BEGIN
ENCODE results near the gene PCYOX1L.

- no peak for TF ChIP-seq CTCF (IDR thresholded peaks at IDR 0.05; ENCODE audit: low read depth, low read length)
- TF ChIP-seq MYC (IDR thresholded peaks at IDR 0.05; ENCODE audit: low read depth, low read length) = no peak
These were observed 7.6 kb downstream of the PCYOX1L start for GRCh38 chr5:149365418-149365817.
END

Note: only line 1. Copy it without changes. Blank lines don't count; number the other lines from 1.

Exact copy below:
ENCODE results near the gene PCYOX1L.